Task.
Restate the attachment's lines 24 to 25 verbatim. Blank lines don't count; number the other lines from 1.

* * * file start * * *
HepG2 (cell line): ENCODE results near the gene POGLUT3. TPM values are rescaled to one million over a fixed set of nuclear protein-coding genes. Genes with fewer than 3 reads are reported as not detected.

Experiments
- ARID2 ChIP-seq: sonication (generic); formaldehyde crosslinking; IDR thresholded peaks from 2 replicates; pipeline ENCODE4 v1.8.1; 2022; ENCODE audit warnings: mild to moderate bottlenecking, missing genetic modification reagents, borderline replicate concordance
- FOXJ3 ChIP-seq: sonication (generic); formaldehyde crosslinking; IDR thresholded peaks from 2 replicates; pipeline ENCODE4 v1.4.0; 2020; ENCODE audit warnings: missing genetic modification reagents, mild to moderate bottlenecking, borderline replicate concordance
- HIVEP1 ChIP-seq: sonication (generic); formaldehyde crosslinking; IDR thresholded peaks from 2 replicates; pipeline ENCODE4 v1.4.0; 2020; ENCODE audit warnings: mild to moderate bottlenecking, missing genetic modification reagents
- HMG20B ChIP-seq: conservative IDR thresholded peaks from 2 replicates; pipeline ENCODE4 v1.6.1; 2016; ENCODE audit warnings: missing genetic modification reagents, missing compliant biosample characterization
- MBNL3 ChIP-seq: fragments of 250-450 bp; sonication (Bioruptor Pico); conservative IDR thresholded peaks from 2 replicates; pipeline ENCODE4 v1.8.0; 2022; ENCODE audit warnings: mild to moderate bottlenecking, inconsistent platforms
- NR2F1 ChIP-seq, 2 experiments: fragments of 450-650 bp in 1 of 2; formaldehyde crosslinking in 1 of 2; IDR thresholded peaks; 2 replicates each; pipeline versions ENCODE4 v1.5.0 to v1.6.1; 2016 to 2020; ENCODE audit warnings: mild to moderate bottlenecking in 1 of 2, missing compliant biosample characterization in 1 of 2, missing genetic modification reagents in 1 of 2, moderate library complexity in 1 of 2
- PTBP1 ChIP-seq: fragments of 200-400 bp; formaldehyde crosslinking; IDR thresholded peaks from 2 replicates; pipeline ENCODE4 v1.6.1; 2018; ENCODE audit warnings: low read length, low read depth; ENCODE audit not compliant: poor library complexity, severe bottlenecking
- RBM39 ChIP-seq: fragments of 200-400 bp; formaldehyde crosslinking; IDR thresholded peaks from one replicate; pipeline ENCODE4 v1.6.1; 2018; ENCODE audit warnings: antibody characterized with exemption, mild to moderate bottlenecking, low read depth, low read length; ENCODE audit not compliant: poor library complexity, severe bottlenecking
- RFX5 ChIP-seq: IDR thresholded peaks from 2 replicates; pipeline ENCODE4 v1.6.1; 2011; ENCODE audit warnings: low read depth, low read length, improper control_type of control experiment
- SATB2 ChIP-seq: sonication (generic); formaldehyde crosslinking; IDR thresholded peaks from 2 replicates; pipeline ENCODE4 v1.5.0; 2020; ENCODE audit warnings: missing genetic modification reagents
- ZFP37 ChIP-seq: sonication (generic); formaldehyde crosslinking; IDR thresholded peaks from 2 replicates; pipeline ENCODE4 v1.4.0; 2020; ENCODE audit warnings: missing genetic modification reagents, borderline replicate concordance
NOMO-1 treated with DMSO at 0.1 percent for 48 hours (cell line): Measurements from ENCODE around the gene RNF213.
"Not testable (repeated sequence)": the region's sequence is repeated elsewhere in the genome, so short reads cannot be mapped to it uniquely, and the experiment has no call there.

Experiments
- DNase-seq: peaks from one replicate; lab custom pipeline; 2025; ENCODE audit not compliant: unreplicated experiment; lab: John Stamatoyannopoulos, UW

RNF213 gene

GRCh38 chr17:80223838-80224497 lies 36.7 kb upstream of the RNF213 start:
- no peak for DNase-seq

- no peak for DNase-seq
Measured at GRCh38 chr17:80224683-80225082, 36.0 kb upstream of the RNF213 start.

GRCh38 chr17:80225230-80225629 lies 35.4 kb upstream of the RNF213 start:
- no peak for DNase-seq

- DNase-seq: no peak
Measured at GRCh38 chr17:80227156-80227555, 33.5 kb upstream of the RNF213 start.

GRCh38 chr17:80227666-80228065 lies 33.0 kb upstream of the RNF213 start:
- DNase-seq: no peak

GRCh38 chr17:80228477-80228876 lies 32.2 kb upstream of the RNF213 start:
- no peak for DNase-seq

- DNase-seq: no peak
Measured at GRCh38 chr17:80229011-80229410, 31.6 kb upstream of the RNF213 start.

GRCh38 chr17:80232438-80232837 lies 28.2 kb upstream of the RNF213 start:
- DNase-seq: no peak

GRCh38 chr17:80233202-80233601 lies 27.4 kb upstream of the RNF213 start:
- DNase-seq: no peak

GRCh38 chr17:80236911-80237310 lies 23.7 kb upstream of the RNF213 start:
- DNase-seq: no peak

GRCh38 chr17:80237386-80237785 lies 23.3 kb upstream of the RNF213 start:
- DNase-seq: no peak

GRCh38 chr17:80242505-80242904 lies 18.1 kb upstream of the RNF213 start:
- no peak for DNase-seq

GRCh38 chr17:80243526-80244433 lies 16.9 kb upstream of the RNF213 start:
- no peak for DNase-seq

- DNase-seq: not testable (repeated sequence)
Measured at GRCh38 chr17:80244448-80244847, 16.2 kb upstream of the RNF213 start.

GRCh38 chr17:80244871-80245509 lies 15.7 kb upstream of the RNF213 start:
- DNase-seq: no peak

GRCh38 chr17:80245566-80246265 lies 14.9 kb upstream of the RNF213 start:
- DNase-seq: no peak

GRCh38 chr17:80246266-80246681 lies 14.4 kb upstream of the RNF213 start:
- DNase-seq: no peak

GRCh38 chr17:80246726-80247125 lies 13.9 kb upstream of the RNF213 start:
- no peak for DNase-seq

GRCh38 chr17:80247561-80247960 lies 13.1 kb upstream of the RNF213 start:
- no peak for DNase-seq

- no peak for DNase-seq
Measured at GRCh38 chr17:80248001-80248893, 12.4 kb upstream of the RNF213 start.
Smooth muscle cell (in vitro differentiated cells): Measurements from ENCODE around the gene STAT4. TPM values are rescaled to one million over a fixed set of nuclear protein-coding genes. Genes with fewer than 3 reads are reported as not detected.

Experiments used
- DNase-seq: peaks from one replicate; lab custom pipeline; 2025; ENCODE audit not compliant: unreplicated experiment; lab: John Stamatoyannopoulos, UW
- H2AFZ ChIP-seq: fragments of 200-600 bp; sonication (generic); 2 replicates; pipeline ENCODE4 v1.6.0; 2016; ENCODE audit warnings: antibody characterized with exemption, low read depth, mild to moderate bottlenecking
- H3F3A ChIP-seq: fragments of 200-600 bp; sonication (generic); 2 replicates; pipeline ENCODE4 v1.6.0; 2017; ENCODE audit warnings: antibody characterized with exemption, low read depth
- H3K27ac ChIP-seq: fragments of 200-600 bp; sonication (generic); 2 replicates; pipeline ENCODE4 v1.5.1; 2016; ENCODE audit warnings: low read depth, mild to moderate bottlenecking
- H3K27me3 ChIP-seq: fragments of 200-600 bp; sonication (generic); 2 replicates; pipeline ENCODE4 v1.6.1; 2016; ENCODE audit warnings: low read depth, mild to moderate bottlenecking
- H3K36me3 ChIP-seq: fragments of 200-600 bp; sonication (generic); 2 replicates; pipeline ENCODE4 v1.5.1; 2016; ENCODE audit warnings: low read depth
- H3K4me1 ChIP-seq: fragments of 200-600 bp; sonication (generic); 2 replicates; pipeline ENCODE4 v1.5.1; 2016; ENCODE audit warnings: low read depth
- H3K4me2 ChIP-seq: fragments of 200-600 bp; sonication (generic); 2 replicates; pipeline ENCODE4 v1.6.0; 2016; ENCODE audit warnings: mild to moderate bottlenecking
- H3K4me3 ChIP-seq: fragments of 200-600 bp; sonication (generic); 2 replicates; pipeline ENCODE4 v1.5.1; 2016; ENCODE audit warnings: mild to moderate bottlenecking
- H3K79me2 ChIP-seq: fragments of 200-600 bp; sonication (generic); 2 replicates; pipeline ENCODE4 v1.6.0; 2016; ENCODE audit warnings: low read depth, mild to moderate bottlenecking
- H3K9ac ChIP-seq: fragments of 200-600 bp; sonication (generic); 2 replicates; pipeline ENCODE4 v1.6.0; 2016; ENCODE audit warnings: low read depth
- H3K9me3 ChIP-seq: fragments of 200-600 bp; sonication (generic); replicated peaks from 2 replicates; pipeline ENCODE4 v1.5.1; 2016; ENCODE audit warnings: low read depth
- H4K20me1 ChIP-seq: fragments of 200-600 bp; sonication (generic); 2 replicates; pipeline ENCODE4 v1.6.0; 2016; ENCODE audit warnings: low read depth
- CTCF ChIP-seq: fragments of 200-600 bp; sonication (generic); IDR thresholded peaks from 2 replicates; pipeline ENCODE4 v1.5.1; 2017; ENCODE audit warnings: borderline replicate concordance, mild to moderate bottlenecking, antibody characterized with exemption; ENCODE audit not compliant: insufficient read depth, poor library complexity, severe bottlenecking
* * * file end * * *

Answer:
- no peak for DNase-seq

- DNase-seq: no peak